|Apr/May 2014 Fiction|
Image courtesy of the British Library Photostream
My shoulder was at it again, swivelling and turning like a mechanism lubricated with a heavy machine oil. I tried to pretend that it wasn't happening, that my body wasn't giving in to the mobility, and continued walking under the orange-red of the gul mohar trees. Just as I was losing myself in the brilliance of their elaborately bracted flowers, a man on a scooter veered towards me and snatched my bag. Which yanked my arm right out of its socket.
He must have been startled by how easily it dropped out, for I caught a split-second sight of his face, and it seemed to widen grotesquely before he skidded and fell. But he was quick to recover. By the time I caught my breath, he had sped past the corner kiosk, leaving a crushed, scarlet trail in the fallen flowers. My bag was gone with my medicines in it, and my arm was swinging about wildly.
I must start carrying my pills in my pocket, one part of my brain said, while another recalled techniques for getting out of panic mode, like counting to 10,333, or breathing with my diaphragm; but such tricks, I've found, are only useful well into the aftermath of an emergency, not during the crisis.
Like an injured homing pigeon, I fled erratically back towards the house. If I were fine, it would only have been seven minutes away, on a lane carpeted not red but lavender from jacaranda petals. I don't know how long it took me, but when I managed, finally, to crash through the front door and collapse out of breath on the cold tiles of the entrance hall, I could barely see from the headache and the pain. The lingering smell of the masala I had used on the brinjal fry that afternoon induced a wave of nausea; it was as if my head would burst, and my gut.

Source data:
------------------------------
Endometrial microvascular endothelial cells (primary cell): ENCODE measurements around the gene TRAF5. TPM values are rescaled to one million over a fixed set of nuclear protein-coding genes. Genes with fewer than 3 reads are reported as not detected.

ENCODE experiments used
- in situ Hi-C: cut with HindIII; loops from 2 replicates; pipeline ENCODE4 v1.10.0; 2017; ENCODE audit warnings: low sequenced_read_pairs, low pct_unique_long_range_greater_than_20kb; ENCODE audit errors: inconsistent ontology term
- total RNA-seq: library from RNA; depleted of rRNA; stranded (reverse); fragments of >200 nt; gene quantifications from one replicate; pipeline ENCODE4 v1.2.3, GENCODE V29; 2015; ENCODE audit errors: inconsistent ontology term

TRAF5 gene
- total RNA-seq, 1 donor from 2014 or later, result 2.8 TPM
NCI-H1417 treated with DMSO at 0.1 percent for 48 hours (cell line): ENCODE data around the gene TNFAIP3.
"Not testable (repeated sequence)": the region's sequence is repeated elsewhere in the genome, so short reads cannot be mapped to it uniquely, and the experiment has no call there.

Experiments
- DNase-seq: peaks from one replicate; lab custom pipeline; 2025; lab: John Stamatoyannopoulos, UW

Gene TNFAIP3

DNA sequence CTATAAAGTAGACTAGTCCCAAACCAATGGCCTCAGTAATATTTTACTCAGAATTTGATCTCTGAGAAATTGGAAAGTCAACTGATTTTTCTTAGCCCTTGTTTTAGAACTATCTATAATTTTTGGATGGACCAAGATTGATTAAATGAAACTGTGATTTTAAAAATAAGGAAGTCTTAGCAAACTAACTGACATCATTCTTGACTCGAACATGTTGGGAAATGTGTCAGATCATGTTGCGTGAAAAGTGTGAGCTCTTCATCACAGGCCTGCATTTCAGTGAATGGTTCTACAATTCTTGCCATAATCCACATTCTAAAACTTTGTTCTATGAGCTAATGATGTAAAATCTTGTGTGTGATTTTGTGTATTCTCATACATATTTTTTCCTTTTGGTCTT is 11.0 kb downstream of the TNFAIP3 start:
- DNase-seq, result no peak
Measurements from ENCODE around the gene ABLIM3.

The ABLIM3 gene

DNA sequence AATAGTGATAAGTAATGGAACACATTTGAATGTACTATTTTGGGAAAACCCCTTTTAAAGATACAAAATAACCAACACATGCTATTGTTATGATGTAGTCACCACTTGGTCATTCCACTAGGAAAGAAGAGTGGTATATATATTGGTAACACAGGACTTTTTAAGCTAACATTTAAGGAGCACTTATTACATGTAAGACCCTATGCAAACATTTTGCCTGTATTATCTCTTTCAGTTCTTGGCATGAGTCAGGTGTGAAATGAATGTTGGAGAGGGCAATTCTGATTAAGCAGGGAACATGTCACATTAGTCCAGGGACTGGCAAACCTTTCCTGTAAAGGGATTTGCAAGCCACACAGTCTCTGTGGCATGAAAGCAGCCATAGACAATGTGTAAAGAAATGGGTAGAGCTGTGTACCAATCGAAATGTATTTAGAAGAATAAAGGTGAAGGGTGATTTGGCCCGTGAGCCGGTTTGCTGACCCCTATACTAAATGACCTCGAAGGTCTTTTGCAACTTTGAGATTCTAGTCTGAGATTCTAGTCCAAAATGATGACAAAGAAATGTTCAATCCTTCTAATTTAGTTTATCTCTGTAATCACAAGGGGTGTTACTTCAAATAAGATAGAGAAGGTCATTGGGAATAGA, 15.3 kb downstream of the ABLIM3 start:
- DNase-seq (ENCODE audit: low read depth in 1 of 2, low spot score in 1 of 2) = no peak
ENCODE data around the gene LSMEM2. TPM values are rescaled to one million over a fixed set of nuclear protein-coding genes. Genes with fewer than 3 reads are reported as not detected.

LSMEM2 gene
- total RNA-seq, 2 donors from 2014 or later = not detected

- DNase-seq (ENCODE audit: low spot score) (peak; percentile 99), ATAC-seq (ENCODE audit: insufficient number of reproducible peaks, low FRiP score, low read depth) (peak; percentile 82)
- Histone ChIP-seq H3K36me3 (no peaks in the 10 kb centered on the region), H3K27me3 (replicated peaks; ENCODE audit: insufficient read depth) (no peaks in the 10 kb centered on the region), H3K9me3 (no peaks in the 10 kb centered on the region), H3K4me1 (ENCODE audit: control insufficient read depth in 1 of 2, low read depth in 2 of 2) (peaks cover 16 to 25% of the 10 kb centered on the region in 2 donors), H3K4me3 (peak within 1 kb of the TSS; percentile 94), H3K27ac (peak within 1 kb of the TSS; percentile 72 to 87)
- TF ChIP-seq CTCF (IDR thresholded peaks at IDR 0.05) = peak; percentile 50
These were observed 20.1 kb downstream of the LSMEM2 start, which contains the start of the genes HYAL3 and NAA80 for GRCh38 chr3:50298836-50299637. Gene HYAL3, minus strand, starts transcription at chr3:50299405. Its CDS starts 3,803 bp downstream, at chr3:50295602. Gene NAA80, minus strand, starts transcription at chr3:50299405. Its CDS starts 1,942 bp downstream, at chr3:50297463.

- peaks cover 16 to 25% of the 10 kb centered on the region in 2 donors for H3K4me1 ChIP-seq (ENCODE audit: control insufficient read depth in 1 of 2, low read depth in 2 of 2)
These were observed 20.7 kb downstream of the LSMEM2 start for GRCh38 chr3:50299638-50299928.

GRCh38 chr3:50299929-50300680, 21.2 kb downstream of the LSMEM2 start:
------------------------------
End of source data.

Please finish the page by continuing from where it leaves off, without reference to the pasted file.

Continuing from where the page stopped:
"Ma," Charu whispered in my ear, "get up, get up. Mr Narasimhan is here for my math tutoring."
"AaHAhhh," I groaned, unable to rise.
"Shall I call a doctor?" I could hear Mr. Narasimhan say. "My sister's husband's cousin-brother is a doctor, and he lives only in the next colony. I can contact him." His habitually rapid speech was more exaggerated than usual.
"No, no," my daughter replied, "it's nothing."
"Nothing? But, but... oh, I see." His tone turned sympathetic. "Some ladies-type problems. His wife, that is, my sister's husband's cousin-brother's wife is also a doctor, a ladies' specialist. Quite well-known in her colony. She..." Mr. Narasimhan's voice rose in high-pitched excitement, causing my eardrums intense agony. My legs started to thrash as I tried to get away from him.
"Manu, Manu," my daughter bellowed. There was a complex series of sounds upstairs—chair pushed back, feet landing on the floor—each of which felt as if it was driving a hammer into my skull. As if to protect me, my auditory system seemed to sink into a fog as my son came jumping down the stairs. Everything sounded like it was travelling through some dense, absorbent substance, emerging muffled and warped. But his words were distinct enough: "What? Couldn't you solve it? Don't worry. Here comes the calculus expert..." he was saying. He saw me, stopped abruptly, and said, "What the fuck?"
"The math dude's here, Man," Charu responded, "Watch your language."
Manu bent over me. His mouth was open, his teeth—he really needed to see the dentist—seemed to move towards me ahead of his face. "Come on, Ma," he said, his voice gurgly as if he were under water. "Let me take you to your room." He lifted me up and staggered towards my bedroom off the entrance hall. I could sense the warmth of his rangy young body as he held me, then settled me into bed. The pain began to dissipate, and the sponginess in my ears began to clear somewhat.